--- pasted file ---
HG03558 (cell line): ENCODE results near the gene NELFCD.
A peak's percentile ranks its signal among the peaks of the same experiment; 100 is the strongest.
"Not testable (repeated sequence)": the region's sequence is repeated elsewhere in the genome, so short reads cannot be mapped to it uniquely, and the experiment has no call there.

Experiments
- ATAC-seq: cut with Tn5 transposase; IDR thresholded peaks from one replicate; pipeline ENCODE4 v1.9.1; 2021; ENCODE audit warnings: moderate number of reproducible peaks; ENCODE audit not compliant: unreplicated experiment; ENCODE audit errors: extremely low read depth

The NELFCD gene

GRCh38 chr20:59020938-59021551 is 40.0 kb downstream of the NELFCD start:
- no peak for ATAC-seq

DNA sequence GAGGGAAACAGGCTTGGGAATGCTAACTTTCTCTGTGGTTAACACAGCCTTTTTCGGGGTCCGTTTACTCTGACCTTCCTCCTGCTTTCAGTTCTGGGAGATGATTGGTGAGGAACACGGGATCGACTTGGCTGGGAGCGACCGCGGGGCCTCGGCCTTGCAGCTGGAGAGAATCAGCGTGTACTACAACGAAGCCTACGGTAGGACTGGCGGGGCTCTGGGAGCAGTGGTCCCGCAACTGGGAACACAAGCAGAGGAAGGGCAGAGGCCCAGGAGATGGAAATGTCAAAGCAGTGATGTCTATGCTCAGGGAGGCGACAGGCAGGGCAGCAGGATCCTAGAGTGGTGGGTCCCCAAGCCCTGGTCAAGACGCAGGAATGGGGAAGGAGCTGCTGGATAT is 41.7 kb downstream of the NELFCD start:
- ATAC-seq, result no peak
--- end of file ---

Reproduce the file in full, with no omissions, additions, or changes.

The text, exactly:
HG03558 (cell line): ENCODE results near the gene NELFCD.
A peak's percentile ranks its signal among the peaks of the same experiment; 100 is the strongest.
"Not testable (repeated sequence)": the region's sequence is repeated elsewhere in the genome, so short reads cannot be mapped to it uniquely, and the experiment has no call there.

Experiments
- ATAC-seq: cut with Tn5 transposase; IDR thresholded peaks from one replicate; pipeline ENCODE4 v1.9.1; 2021; ENCODE audit warnings: moderate number of reproducible peaks; ENCODE audit not compliant: unreplicated experiment; ENCODE audit errors: extremely low read depth

The NELFCD gene

GRCh38 chr20:59020938-59021551 is 40.0 kb downstream of the NELFCD start:
- no peak for ATAC-seq

DNA sequence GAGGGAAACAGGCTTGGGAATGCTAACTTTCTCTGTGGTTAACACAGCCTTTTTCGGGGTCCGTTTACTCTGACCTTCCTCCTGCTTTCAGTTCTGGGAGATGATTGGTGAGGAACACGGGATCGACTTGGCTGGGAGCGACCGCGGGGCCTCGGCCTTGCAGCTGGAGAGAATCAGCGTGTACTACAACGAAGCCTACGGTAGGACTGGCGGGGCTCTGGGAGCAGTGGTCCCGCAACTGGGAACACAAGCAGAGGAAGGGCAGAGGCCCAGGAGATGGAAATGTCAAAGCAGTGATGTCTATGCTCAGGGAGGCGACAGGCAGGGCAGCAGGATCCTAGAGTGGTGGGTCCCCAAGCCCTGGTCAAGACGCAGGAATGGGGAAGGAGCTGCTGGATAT is 41.7 kb downstream of the NELFCD start:
- ATAC-seq, result no peak